Syncsort Delivers Native Mainframe Hadoop, Spark Data

By Darryl K. Taft  |  Posted 2016-03-04 Print this article Print
big data

Yet, while Yogurtcu said Syncsort expects MapReduce will still be the prevalent compute framework in production, the high level of interest should translate into more Spark deployments, mostly running on Hadoop.

Apache Spark is an open-source data processing engine built for speed, ease of use and sophisticated analytics. It is designed to perform both batch processing and new workloads like streaming, interactive queries and machine learning. Spark and Hadoop are not competitors, as Hadoop does things that Spark doesn't.

While many Hadoop vendors and users are replacing the MapReduce computation framework with Spark, there also is the Hadoop ecosystem as a whole, which includes the HDFS storage system and NoSQL key value stores like HBase. Spark doesn't do storage; it only works with the existing storage system.

Last September, Syncsort announced the integration of the "Intelligent Execution" capabilities of its DMX data integration product suite with Apache Spark. Intelligent Execution enables users to visually design data transformations once and then run them anywhere—across Hadoop, MapReduce, Spark, Linux, Windows or Unix, on-premises or in the cloud, the company said.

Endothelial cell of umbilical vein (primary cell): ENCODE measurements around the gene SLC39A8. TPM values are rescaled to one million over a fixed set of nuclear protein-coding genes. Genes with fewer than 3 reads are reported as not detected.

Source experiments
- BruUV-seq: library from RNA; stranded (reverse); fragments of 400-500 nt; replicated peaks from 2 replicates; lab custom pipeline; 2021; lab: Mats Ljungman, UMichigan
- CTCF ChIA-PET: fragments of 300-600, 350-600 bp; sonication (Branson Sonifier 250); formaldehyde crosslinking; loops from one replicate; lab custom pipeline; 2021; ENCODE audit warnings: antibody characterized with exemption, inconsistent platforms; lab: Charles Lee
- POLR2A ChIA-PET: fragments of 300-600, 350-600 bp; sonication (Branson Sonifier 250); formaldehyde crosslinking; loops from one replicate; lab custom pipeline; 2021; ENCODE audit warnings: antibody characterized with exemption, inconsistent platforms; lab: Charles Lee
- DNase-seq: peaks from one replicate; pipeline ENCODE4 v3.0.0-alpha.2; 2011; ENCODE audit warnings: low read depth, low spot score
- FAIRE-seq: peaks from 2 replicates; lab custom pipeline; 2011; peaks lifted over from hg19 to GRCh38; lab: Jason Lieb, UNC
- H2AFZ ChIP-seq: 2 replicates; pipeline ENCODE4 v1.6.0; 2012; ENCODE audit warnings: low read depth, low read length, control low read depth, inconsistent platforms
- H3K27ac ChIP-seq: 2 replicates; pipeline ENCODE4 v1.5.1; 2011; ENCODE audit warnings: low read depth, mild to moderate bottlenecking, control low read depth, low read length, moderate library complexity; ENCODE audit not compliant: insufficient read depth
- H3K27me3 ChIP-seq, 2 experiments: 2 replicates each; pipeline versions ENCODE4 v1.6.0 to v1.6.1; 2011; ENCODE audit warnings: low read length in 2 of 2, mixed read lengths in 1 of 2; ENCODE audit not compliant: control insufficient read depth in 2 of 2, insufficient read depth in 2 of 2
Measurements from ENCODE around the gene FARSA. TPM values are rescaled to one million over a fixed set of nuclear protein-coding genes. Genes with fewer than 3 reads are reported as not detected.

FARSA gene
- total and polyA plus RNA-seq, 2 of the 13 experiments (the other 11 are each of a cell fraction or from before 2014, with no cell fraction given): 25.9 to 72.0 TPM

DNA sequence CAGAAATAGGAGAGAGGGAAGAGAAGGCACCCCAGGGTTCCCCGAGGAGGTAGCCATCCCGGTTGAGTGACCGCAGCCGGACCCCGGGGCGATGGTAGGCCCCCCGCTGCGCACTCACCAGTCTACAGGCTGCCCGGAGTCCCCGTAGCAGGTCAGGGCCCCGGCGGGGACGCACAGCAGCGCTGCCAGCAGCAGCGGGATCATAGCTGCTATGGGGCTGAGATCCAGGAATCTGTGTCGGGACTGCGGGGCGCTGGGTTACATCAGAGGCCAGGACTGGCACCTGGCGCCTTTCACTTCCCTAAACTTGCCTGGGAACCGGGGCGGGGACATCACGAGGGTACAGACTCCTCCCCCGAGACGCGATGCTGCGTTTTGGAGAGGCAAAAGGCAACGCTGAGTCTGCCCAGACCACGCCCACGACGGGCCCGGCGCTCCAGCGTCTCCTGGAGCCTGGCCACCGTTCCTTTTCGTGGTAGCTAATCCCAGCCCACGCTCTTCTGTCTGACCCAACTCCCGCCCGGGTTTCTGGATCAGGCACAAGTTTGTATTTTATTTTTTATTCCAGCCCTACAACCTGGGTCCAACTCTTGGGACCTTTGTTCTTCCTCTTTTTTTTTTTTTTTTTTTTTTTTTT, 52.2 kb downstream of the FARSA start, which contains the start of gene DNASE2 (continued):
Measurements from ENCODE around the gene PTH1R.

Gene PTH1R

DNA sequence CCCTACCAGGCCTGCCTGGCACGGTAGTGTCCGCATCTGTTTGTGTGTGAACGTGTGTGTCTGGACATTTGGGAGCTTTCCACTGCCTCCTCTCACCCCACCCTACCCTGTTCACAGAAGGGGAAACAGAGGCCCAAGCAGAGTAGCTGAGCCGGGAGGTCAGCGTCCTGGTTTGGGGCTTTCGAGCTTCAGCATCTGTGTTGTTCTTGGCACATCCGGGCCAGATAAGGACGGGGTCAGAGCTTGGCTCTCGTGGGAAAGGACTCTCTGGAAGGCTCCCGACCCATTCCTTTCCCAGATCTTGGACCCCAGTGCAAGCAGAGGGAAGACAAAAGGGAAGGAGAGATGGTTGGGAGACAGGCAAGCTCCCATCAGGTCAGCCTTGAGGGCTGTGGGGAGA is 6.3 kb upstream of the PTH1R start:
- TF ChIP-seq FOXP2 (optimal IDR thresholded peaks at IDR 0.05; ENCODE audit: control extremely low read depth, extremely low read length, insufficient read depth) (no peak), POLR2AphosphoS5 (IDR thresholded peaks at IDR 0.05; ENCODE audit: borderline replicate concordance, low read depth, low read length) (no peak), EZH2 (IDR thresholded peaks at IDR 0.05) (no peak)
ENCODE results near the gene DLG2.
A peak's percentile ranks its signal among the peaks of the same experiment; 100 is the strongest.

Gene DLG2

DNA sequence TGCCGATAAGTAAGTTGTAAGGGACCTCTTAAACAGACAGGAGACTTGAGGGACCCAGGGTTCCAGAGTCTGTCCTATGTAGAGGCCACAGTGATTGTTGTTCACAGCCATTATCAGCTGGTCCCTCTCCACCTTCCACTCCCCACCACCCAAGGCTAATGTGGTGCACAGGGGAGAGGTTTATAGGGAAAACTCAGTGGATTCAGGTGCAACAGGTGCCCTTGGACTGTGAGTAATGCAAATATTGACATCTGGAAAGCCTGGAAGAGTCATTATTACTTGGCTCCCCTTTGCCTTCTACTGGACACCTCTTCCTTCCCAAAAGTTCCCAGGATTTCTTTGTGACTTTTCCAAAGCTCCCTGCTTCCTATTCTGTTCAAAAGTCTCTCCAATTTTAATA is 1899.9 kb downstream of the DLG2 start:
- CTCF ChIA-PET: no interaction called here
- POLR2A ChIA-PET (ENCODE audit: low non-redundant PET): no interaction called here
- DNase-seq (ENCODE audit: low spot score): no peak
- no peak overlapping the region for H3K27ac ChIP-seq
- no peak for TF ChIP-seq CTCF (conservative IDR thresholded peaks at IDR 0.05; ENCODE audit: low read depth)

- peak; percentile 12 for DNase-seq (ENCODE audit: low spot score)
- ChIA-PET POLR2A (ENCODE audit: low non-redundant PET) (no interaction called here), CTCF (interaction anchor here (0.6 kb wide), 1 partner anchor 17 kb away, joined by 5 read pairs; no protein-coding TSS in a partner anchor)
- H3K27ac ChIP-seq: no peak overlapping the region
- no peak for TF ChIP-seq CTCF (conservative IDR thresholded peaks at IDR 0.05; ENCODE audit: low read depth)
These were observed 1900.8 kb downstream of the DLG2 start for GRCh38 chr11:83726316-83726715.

To help mainframe users facing challenges getting data into Hadoop, Syncsort introduced its new high-speed DMX Data Funnel, which enables users to ingest hundreds of database tables at once.

"The second part of our announcement is about making access to mainframe data as simple as possible," Yogurtcu told eWEEK. "Two of our big insurance customers had hundreds and hundreds of tables that they needed to transform data from. So we are shipping a tool called Data Funnel and with that you can access 800 to 1,000 tables at once. It parallelizes data access and brings all of these tables in parallel. Access to large volumes of data at once is the second part of our announcement. This is to increase productivity and improve development time."

With the new Data Funnel, users can now take hundreds of tables, and in one step, load them into the Hadoop Distributed File System (HDFS), she said.

In addition, with new support for Fujitsu NetCOBOL, Syncsort supports both IBM z Systems and Fujitsu mainframes. This move comes in response to strong demand in the Asia Pacific and Central and Eastern Europe, Middle East and Africa (CEMEA) markets, the company said.

"Syncsort continues to leverage their mainframe and big data expertise to solve complex technology issues that prevent organizations from leveraging Hadoop and Spark to store, process and analyze their mainframe data," said George Gilbert, lead big data analyst at Wikibon, in a statement. "Syncsort's new features don't require hard-to-find skills that companies don't want to spend money and time to acquire."


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